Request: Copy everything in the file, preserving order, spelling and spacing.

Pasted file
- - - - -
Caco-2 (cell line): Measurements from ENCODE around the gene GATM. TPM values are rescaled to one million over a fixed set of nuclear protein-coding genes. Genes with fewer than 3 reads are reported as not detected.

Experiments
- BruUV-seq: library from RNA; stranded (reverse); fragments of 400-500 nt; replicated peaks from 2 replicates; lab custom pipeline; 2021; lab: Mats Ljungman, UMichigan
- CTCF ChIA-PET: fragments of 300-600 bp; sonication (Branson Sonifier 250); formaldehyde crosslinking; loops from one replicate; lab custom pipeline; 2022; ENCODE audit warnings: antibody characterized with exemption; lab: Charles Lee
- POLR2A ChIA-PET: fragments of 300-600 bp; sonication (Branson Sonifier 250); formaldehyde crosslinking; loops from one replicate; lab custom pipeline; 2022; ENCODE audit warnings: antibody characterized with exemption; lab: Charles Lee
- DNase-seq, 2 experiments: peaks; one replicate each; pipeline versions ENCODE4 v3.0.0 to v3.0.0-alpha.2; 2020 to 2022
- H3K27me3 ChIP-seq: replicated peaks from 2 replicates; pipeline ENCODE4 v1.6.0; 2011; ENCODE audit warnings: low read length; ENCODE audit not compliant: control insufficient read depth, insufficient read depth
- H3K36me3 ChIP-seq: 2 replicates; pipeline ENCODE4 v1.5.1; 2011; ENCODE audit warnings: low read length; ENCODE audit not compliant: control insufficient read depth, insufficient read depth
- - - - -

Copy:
Caco-2 (cell line): Measurements from ENCODE around the gene GATM. TPM values are rescaled to one million over a fixed set of nuclear protein-coding genes. Genes with fewer than 3 reads are reported as not detected.

Experiments
- BruUV-seq: library from RNA; stranded (reverse); fragments of 400-500 nt; replicated peaks from 2 replicates; lab custom pipeline; 2021; lab: Mats Ljungman, UMichigan
- CTCF ChIA-PET: fragments of 300-600 bp; sonication (Branson Sonifier 250); formaldehyde crosslinking; loops from one replicate; lab custom pipeline; 2022; ENCODE audit warnings: antibody characterized with exemption; lab: Charles Lee
- POLR2A ChIA-PET: fragments of 300-600 bp; sonication (Branson Sonifier 250); formaldehyde crosslinking; loops from one replicate; lab custom pipeline; 2022; ENCODE audit warnings: antibody characterized with exemption; lab: Charles Lee
- DNase-seq, 2 experiments: peaks; one replicate each; pipeline versions ENCODE4 v3.0.0 to v3.0.0-alpha.2; 2020 to 2022
- H3K27me3 ChIP-seq: replicated peaks from 2 replicates; pipeline ENCODE4 v1.6.0; 2011; ENCODE audit warnings: low read length; ENCODE audit not compliant: control insufficient read depth, insufficient read depth
- H3K36me3 ChIP-seq: 2 replicates; pipeline ENCODE4 v1.5.1; 2011; ENCODE audit warnings: low read length; ENCODE audit not compliant: control insufficient read depth, insufficient read depth